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Archive for the category “Global Economy”

In The Year Of The Rat, The US-China Trade Deal Will Not Usher In A Season Of Goodwill

The interim accord has not completely prevented a full-blown trade war between the world’s two largest economies. Nor does it address the rapid deterioration in Sino-US relations, amid their increasing divergence in geopolitics, strategic goals and ideologies.

Read Here – South China Morning Post

Technology And Great Power Competition: 5 Top Challenges For The Next Decade

Welcome to the age of great-power competition. Much more than a geopolitical bumper sticker, this label describes the foundation of what has become the free world’s new grand strategy, not just for the United States, but for many of our friends, partners and allies as well. It is a competition without precedent. One aspect of this new world disorder—advanced technological competition—is particularly noteworthy. It will be infused throughout the struggle, and if Washington wants to win, America will have to do better.

Read Here – The National Interest

Striking Oil Ain’t What It Used To Be

At a time when many countries are finally trying to reduce their reliance on fossil fuels, the world is suddenly awash in oil and gas discoveries. But for the countries with the newest finds, many of them in Africa and South America, mineral wealth may not be the bonanza it was in decades past.

Read Here – Foreign Affairs

Who Gained From Global Growth Last Decade—And Who Will Benefit By 2030?

The good news, then, is that the world in 2030 will be more prosperous. Indeed, the middle class could swell to over 5.5 billion people, predominantly in Asia. But it will also be significantly more unequal in individual countries. The European and North American middle class may not get much relief given current growth and policy trends. Rich people in those countries will continue to prosper, but that raises the question of whether such trends are politically and socially sustainable and, if not, what kinds of new politics and new policies will arise.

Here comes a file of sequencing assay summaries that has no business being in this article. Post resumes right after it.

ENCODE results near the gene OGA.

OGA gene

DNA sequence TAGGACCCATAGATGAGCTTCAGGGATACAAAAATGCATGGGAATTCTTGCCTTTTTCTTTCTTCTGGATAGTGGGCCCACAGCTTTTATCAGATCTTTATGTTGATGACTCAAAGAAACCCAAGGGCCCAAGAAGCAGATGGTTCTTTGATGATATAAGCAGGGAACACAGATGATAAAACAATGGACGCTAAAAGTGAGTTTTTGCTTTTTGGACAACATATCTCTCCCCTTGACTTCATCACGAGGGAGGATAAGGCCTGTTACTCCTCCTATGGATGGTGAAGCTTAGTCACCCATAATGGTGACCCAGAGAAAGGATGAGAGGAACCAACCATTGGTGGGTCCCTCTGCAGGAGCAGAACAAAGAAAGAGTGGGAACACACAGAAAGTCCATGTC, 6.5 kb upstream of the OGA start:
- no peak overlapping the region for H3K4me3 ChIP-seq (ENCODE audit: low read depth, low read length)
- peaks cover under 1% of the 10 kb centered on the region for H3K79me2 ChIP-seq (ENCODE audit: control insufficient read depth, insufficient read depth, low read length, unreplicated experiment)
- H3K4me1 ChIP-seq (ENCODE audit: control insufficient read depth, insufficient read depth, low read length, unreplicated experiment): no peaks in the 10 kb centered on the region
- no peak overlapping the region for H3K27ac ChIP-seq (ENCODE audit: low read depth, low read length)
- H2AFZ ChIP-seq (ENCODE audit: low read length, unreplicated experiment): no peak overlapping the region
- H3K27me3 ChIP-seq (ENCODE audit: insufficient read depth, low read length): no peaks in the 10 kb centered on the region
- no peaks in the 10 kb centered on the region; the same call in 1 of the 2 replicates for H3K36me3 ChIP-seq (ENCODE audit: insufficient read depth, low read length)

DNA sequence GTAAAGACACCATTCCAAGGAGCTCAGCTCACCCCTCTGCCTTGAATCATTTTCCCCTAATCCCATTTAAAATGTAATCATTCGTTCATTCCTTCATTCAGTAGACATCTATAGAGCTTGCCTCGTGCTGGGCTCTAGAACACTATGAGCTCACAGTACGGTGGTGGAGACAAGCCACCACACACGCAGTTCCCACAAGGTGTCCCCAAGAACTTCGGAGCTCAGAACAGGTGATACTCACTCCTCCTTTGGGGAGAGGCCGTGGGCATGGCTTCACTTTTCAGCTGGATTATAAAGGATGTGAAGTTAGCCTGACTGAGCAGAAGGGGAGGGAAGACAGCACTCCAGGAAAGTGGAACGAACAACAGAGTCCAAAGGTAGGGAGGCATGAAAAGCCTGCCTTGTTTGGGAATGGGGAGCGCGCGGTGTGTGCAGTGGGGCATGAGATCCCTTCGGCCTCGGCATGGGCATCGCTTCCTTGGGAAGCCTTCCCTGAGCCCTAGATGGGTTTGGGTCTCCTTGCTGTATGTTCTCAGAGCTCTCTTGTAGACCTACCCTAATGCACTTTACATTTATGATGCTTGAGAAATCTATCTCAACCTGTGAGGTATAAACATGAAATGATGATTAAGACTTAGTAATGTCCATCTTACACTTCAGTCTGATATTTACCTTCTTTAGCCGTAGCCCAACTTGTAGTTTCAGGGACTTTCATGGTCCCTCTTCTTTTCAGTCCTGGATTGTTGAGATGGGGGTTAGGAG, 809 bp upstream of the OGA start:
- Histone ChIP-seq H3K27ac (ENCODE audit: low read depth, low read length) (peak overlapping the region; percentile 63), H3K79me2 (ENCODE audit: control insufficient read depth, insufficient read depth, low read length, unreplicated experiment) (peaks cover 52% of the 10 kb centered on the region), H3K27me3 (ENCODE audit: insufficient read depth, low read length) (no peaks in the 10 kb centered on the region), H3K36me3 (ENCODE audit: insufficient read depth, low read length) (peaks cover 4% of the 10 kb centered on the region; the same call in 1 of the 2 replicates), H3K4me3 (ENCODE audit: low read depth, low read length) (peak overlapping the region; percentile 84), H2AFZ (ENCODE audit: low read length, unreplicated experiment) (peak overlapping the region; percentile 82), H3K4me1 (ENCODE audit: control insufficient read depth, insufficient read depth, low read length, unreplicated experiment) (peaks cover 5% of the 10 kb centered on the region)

Read Here – Brookings

IMF Lowers Global Growth Forecast For 2019, Cites ‘Sharp Slowdown’ In India

Citing a sharp economic slowdown in India and other emerging markets, the International Monetary Fund (IMF) on Monday lowered growth estimate for the world economy to 2.9 per cent for 2019. Besides, the International Monetary Fund also trimmed India’s growth estimate to 4.8 per cent for 2019, citing stress in the non-banking financial sector and weak rural income growth.

Read Here – Indian Express

The Looming Tax War

While the trade war between China and the United States has hogged headlines and driven market anxieties over the past year, an equally large threat to the global economy has gotten little attention: a looming tax war. Since the early twentieth century, countries have largely agreed on how to tax income earned by multinational corporations that conduct business across borders. But this long-standing regime is coming apart, imperiling the broader international economic order.

Read Here – Foreign Affairs

How Carlos Ghosn Reveals The Limits Of Modern Global Corporate Culture

We know the modern corporation may be multinational. But is it possible for a person to be truly a part of multiple cultures, with favoritism for none? The strange case of Carlos Ghosn—which spans the globe from Paris to Tokyo to Nashville to Lebanon and back again—reveals that the limits may be more rigid than previously supposed.

Read Here – Vanity Fair

Central Banks Face A Year Of Mounting Challenges

After committing to monetary-policy normalization in 2018, the US Federal Reserve and the European Central Bank spent the past year reversing course with further interest-rate cuts and liquidity injections. Yet, given mounting medium-term uncertainties, central bankers cannot assume calm conditions in 2020.

Read Here – Project Syndicate

Recession, Robots And Rockets: Another Roaring 20s For World Markets?

Helicopter cash, climate crises, smart cities and the space economy — investors have all those possibilities ahead as they enter the third decade of the 21st century. They go into the new decade with a spring in their step, after watching world stocks add over $25 trillion in value in the past 10 years and a bond rally put $13 trillion worth of bond yields below zero.

Read Here – Reuters

Why the US-China Trade War Could Re-escalate

The “phase one” trade deal between the United States and China addresses only some of the US government’s concerns, and its remaining demands will be much harder to resolve. But while both America and China have an interest in the success of the open multilateral global trading system, current US policy is undermining that goal.

Read Here – Project Syndicate

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